More unusually, the thriller is about an Islamist attack on Britain. Whatever subtleties he offers the reader, Clyde is not frightened of saying that Islamists are an enemy. You should buy this book for that reason alone because very few writers are prepared to be as blunt.
One of the strangest features of mass culture over the past decade has been the near-total break between what thriller writers write and what spies do. Since 9/11, the fight against radical Islam has consumed the time of intelligence services and anti-terrorist police forces. Yet it barely features in spy fiction. The standard plot device remains the enemy within. The Bourne films were the most successful thrillers of the 2000s, and deservedly so. But it was not al Qaeda but corrupt and unscrupulous officers in the CIA, whom Bourne had to fight. In the recent Bond films, 007 is also up against a cabal of western conspirators rather than a plausible foe.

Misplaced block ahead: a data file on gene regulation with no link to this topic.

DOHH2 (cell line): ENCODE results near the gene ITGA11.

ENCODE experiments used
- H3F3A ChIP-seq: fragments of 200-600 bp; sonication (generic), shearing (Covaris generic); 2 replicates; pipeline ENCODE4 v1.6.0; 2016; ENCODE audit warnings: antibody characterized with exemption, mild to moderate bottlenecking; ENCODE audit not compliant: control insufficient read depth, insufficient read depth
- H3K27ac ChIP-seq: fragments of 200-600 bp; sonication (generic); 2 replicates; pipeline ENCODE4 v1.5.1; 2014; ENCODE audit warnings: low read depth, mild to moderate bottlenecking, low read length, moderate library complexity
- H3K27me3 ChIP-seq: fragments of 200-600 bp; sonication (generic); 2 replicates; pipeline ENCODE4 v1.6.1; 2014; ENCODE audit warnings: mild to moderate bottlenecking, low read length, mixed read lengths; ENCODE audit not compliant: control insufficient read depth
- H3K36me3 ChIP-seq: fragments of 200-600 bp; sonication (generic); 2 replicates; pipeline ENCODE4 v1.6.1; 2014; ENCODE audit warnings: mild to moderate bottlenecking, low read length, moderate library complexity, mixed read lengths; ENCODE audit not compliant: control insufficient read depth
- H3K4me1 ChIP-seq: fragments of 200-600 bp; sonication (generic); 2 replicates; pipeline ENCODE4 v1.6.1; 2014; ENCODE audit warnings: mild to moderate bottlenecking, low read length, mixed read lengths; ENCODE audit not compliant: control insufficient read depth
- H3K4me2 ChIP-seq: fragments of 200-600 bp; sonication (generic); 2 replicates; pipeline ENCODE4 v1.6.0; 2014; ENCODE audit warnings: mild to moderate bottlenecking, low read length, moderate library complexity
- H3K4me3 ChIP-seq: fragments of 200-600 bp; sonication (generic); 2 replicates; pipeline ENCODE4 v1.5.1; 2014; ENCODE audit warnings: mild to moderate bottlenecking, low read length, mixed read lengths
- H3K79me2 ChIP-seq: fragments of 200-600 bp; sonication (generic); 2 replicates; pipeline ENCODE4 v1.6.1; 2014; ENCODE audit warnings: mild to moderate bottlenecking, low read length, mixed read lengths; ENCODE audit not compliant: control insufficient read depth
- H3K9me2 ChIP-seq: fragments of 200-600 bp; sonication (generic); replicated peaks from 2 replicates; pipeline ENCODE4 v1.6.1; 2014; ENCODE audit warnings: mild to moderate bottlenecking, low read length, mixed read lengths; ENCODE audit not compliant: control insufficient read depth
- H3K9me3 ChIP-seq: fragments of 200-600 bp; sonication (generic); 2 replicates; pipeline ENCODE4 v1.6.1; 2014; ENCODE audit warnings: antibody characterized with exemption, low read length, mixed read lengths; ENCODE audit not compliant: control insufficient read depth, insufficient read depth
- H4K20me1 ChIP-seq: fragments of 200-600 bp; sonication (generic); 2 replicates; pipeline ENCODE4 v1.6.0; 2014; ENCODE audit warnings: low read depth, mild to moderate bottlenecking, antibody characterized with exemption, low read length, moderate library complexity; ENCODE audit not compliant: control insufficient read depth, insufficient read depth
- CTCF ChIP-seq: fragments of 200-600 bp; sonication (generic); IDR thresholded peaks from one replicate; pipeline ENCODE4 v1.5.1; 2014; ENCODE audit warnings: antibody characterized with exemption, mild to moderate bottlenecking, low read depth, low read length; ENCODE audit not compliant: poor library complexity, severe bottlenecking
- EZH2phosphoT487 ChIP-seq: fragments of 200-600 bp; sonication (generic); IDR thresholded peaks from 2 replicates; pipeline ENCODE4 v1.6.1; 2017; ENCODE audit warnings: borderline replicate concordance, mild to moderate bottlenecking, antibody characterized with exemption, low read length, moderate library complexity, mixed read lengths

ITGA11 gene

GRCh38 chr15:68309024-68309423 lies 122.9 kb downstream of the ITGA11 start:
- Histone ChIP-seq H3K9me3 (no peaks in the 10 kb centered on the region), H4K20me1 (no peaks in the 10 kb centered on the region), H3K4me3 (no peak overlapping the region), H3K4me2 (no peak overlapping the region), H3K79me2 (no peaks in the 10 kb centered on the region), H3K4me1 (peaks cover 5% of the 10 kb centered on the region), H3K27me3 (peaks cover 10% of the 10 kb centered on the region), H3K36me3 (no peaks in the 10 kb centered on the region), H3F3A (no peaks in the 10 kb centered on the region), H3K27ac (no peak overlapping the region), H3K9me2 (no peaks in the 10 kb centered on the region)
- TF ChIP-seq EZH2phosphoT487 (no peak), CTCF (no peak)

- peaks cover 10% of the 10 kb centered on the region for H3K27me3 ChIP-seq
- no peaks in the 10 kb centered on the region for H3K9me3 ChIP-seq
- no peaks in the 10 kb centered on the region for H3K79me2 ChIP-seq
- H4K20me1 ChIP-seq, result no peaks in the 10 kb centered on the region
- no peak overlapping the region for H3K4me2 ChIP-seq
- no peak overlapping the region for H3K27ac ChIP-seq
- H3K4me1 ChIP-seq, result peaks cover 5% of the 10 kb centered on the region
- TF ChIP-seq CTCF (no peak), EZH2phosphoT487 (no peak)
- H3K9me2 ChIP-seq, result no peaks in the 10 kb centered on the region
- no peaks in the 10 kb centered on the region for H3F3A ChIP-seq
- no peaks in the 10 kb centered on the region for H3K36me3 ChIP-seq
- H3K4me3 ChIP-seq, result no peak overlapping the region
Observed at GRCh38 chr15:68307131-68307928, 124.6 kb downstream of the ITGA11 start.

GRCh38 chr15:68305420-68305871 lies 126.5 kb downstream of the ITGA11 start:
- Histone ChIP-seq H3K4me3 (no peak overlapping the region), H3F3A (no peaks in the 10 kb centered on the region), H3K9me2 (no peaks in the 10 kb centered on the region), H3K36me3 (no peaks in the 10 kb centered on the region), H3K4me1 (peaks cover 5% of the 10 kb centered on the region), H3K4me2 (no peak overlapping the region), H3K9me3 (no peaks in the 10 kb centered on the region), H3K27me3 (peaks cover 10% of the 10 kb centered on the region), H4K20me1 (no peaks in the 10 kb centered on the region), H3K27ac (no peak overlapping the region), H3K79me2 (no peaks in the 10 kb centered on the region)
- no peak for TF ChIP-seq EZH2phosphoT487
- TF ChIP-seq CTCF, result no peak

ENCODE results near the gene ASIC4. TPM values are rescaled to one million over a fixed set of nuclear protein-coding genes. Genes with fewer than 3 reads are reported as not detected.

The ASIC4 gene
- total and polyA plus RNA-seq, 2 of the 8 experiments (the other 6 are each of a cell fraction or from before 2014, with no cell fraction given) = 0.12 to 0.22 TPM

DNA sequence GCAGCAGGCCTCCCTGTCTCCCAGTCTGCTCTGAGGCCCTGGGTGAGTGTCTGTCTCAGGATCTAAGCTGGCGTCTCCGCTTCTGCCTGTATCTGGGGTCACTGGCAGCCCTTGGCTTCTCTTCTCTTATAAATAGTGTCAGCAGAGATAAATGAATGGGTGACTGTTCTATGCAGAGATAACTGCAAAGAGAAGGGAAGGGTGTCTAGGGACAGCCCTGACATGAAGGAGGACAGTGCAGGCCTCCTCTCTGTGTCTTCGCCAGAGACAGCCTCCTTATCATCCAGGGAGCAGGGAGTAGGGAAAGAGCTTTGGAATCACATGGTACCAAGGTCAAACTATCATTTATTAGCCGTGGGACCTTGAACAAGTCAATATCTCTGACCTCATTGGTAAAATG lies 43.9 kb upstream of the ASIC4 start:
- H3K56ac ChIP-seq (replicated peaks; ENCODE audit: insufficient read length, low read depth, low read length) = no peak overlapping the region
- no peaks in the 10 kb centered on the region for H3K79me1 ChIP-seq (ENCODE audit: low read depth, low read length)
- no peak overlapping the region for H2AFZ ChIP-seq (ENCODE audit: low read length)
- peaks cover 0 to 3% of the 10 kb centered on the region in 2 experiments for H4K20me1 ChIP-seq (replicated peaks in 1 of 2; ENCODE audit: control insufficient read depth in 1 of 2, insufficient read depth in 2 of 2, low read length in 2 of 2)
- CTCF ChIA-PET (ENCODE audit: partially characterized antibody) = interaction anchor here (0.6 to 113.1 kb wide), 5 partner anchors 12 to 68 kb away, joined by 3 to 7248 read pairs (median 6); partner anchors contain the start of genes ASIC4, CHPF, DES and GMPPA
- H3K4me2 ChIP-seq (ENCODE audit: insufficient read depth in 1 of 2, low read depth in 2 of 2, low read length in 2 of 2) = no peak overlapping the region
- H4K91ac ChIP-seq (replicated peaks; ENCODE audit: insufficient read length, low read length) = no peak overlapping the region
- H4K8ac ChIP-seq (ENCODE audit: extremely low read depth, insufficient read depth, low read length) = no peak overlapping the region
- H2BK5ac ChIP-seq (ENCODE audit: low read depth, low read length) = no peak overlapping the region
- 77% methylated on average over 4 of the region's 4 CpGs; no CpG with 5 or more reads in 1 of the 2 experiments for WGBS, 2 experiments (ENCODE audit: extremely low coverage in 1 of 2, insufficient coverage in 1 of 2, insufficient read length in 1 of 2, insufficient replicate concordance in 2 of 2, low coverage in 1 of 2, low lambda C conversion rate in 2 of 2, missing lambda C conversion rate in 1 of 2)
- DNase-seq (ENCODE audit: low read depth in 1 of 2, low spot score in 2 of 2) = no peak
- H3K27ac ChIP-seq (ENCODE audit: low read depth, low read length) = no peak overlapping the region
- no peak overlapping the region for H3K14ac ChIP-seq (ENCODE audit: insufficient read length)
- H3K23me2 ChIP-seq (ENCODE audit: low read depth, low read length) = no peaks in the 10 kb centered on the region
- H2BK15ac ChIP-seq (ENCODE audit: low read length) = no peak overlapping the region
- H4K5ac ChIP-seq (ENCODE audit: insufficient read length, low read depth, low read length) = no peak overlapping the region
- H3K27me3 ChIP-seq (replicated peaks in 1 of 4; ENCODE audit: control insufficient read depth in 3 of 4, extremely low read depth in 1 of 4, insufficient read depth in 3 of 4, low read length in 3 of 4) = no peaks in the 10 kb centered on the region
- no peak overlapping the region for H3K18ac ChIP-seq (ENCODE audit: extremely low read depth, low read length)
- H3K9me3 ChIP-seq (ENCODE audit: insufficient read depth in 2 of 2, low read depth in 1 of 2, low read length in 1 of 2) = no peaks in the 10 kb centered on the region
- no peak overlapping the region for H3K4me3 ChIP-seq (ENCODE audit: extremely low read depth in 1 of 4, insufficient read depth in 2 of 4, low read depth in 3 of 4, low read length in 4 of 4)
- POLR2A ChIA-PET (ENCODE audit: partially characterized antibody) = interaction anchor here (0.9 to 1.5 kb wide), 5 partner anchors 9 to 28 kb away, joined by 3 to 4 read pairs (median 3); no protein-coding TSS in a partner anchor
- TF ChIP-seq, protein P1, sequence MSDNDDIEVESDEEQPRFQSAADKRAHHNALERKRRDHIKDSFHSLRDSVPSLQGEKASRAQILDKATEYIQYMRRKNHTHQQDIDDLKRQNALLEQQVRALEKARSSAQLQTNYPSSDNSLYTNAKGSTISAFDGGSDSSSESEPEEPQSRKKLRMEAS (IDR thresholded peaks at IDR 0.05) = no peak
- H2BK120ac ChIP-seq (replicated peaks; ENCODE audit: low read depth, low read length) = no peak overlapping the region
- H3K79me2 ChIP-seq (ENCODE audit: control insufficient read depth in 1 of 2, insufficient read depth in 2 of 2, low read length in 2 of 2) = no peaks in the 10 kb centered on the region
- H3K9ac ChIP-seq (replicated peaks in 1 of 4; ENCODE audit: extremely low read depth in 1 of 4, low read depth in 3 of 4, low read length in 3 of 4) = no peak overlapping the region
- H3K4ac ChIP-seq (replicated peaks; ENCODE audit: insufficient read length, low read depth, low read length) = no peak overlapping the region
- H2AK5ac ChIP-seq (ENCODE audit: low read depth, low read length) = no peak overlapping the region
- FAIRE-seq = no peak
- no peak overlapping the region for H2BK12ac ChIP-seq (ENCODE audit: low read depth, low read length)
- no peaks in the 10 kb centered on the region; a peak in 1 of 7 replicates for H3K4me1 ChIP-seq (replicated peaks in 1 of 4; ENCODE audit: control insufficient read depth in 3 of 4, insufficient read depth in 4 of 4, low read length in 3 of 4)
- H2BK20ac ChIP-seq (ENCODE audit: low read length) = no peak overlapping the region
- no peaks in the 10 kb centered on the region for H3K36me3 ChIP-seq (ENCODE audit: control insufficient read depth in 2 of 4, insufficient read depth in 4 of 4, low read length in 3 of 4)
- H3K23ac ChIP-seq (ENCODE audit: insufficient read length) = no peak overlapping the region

As soon as you see a government minister, or intelligence or police chief in television drama, meanwhile, you need only set your watch and count the minutes until the hero exposes him as the cancer at the heart of society.